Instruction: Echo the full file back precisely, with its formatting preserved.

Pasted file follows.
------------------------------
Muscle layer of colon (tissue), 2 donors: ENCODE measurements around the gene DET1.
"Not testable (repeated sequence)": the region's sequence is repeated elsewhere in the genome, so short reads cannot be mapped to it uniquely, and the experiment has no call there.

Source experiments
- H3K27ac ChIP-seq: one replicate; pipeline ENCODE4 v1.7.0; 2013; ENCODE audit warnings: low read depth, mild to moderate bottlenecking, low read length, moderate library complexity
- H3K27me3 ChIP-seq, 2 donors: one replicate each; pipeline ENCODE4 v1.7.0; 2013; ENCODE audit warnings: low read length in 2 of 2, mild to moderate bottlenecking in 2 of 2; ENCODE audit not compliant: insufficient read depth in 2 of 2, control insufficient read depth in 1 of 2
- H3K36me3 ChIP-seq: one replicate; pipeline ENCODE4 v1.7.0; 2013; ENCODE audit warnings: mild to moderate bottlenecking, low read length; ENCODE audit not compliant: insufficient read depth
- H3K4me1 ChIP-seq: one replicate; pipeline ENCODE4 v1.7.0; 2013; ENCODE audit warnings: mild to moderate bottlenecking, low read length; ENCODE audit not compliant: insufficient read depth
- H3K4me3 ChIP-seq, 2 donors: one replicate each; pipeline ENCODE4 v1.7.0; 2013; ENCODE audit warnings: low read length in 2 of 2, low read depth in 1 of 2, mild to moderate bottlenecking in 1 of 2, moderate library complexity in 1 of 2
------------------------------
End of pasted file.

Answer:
Muscle layer of colon (tissue), 2 donors: ENCODE measurements around the gene DET1.
"Not testable (repeated sequence)": the region's sequence is repeated elsewhere in the genome, so short reads cannot be mapped to it uniquely, and the experiment has no call there.

Source experiments
- H3K27ac ChIP-seq: one replicate; pipeline ENCODE4 v1.7.0; 2013; ENCODE audit warnings: low read depth, mild to moderate bottlenecking, low read length, moderate library complexity
- H3K27me3 ChIP-seq, 2 donors: one replicate each; pipeline ENCODE4 v1.7.0; 2013; ENCODE audit warnings: low read length in 2 of 2, mild to moderate bottlenecking in 2 of 2; ENCODE audit not compliant: insufficient read depth in 2 of 2, control insufficient read depth in 1 of 2
- H3K36me3 ChIP-seq: one replicate; pipeline ENCODE4 v1.7.0; 2013; ENCODE audit warnings: mild to moderate bottlenecking, low read length; ENCODE audit not compliant: insufficient read depth
- H3K4me1 ChIP-seq: one replicate; pipeline ENCODE4 v1.7.0; 2013; ENCODE audit warnings: mild to moderate bottlenecking, low read length; ENCODE audit not compliant: insufficient read depth
- H3K4me3 ChIP-seq, 2 donors: one replicate each; pipeline ENCODE4 v1.7.0; 2013; ENCODE audit warnings: low read length in 2 of 2, low read depth in 1 of 2, mild to moderate bottlenecking in 1 of 2, moderate library complexity in 1 of 2